We pushed our way across the street. Two older women in chadors passed. They whispered to me, "We don't want the mullahs, we just have to pretend we do." They disappeared into the crowd. With car fenders pressing against our legs, Maryam and I serpentined through the crowd and automobiles until we were shoulder to shoulder among the throngs, within about 40 feet of the center of the demonstration. And then everything got loud. Really loud. A line of uniform policemen began batoning the mass of which we were a part. There was screaming and panic. And our bodies were four-walling each other -- you could barely move. It certainly seemed as if some could have been trampled, though as far as I know, that did not occur. But the following describes the irony of oppression: There was a woman among the panicking crowd. She reached her hand toward mine and I took it. Between us, we'd support each other out of this chaos.
All of this couldn't have lasted more than 40 seconds, but at the end of it, the force of the police had only forced an illegal touch between a man and a woman. We parted instantly as the police stepped back from the line they had been assaulting.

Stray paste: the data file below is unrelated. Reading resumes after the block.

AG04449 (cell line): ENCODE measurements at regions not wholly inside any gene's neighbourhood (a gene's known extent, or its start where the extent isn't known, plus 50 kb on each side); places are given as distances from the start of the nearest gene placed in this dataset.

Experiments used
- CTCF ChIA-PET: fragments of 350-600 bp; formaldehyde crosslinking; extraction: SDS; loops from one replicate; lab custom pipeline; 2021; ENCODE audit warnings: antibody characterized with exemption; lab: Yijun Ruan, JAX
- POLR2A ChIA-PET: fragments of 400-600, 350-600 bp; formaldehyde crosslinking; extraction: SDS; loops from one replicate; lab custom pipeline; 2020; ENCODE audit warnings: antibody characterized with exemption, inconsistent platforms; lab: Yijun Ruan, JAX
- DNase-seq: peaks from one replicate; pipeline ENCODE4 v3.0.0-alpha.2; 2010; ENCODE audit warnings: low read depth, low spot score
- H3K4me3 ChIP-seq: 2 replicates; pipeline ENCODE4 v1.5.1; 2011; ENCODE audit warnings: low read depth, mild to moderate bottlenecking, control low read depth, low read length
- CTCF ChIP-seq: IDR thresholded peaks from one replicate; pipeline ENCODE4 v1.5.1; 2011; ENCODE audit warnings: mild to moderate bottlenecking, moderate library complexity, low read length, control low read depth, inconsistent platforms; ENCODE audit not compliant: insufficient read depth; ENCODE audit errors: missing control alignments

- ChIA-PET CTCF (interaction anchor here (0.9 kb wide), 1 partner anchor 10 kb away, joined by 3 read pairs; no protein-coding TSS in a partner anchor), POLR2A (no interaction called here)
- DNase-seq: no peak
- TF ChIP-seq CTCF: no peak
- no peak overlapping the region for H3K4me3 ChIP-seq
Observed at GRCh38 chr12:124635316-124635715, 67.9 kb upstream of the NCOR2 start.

The crowd dispersed somewhat. I crossed back to the opposite sidewalk, rendezvousing finally with Reese and Norman, who by now had been forced away from the demonstration as well. I was getting too much attention on the street as a movie face, and I felt inappropriately engaged by it. So, while Reese and Norman continued interviews on the sidewalk, I jumped in a car with Babak and his wife. They dropped me off at the hotel, where I waited for Norman and Reese's return.
That evening, we dined at a pan-Asian restaurant called Monsoon in the trendy section of town. Evidently, some journalists had witnessed the confiscation of my camera and press credential, and there had been reports that I had been beaten. I worried that my family would hear this distorted news, so I borrowed a local cell phone and called home. Next, we got a call from someone within the police department apologizing for what had occurred. But, while they were apologizing to me on the telephone, an Iranian journalist arrested at the scene reportedly was beaten in their jail that same evening for protesting the verbal abuse of him and the other detained journalists.
Within hours of these reports and the embarrassment of my treatment (I was unharmed), all 30 journalists were released. We had just asked for the dinner bill when Maryam got an urgent call on her cell phone. She stepped outside for a clearer connection and then rushed back into the restaurant with the news. "There's just been a bombing in Tehran." Guess I gotta call home again.
-- Tomorrow: The journey home.